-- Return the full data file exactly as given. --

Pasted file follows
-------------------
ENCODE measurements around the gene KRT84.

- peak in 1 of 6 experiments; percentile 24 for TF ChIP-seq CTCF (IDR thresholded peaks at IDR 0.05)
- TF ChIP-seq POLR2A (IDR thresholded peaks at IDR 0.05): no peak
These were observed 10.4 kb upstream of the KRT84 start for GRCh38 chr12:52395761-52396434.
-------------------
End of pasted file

ENCODE measurements around the gene KRT84.

- peak in 1 of 6 experiments; percentile 24 for TF ChIP-seq CTCF (IDR thresholded peaks at IDR 0.05)
- TF ChIP-seq POLR2A (IDR thresholded peaks at IDR 0.05): no peak
These were observed 10.4 kb upstream of the KRT84 start for GRCh38 chr12:52395761-52396434.